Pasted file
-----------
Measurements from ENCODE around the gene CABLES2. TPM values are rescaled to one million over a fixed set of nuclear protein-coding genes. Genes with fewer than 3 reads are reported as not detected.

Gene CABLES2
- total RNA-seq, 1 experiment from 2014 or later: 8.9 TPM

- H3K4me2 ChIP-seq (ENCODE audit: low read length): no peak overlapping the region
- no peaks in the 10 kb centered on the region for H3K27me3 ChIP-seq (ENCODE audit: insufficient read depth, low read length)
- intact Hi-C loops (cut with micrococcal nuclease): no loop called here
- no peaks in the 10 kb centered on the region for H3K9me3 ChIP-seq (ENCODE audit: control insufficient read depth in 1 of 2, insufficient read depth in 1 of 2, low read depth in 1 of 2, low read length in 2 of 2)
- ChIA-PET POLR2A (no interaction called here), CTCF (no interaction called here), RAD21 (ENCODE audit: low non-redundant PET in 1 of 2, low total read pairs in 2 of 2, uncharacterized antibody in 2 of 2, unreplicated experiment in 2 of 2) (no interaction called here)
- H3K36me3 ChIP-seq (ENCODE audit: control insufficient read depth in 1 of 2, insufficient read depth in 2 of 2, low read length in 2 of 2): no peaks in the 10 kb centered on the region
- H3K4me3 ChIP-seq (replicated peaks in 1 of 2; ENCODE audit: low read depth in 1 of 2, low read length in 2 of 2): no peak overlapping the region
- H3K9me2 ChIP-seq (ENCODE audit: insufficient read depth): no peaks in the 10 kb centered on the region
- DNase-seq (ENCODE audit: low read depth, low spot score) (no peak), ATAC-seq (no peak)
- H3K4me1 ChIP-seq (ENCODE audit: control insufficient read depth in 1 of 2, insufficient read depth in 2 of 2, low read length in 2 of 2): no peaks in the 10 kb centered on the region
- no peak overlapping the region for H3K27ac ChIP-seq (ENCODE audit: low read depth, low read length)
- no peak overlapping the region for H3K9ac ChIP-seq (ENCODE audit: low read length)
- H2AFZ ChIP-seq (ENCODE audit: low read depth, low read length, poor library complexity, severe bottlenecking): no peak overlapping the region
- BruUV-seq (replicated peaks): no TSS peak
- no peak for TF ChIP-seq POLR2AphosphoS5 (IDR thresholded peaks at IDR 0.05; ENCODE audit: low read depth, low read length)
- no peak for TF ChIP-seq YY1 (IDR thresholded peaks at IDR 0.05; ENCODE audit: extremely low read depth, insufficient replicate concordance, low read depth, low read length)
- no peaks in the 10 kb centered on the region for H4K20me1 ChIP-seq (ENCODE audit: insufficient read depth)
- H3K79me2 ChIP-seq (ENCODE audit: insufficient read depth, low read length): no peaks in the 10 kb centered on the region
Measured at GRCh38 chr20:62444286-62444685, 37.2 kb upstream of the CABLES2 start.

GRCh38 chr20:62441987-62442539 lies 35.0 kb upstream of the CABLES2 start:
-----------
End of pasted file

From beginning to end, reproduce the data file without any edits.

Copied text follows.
Measurements from ENCODE around the gene CABLES2. TPM values are rescaled to one million over a fixed set of nuclear protein-coding genes. Genes with fewer than 3 reads are reported as not detected.

Gene CABLES2
- total RNA-seq, 1 experiment from 2014 or later: 8.9 TPM

- H3K4me2 ChIP-seq (ENCODE audit: low read length): no peak overlapping the region
- no peaks in the 10 kb centered on the region for H3K27me3 ChIP-seq (ENCODE audit: insufficient read depth, low read length)
- intact Hi-C loops (cut with micrococcal nuclease): no loop called here
- no peaks in the 10 kb centered on the region for H3K9me3 ChIP-seq (ENCODE audit: control insufficient read depth in 1 of 2, insufficient read depth in 1 of 2, low read depth in 1 of 2, low read length in 2 of 2)
- ChIA-PET POLR2A (no interaction called here), CTCF (no interaction called here), RAD21 (ENCODE audit: low non-redundant PET in 1 of 2, low total read pairs in 2 of 2, uncharacterized antibody in 2 of 2, unreplicated experiment in 2 of 2) (no interaction called here)
- H3K36me3 ChIP-seq (ENCODE audit: control insufficient read depth in 1 of 2, insufficient read depth in 2 of 2, low read length in 2 of 2): no peaks in the 10 kb centered on the region
- H3K4me3 ChIP-seq (replicated peaks in 1 of 2; ENCODE audit: low read depth in 1 of 2, low read length in 2 of 2): no peak overlapping the region
- H3K9me2 ChIP-seq (ENCODE audit: insufficient read depth): no peaks in the 10 kb centered on the region
- DNase-seq (ENCODE audit: low read depth, low spot score) (no peak), ATAC-seq (no peak)
- H3K4me1 ChIP-seq (ENCODE audit: control insufficient read depth in 1 of 2, insufficient read depth in 2 of 2, low read length in 2 of 2): no peaks in the 10 kb centered on the region
- no peak overlapping the region for H3K27ac ChIP-seq (ENCODE audit: low read depth, low read length)
- no peak overlapping the region for H3K9ac ChIP-seq (ENCODE audit: low read length)
- H2AFZ ChIP-seq (ENCODE audit: low read depth, low read length, poor library complexity, severe bottlenecking): no peak overlapping the region
- BruUV-seq (replicated peaks): no TSS peak
- no peak for TF ChIP-seq POLR2AphosphoS5 (IDR thresholded peaks at IDR 0.05; ENCODE audit: low read depth, low read length)
- no peak for TF ChIP-seq YY1 (IDR thresholded peaks at IDR 0.05; ENCODE audit: extremely low read depth, insufficient replicate concordance, low read depth, low read length)
- no peaks in the 10 kb centered on the region for H4K20me1 ChIP-seq (ENCODE audit: insufficient read depth)
- H3K79me2 ChIP-seq (ENCODE audit: insufficient read depth, low read length): no peaks in the 10 kb centered on the region
Measured at GRCh38 chr20:62444286-62444685, 37.2 kb upstream of the CABLES2 start.

GRCh38 chr20:62441987-62442539 lies 35.0 kb upstream of the CABLES2 start: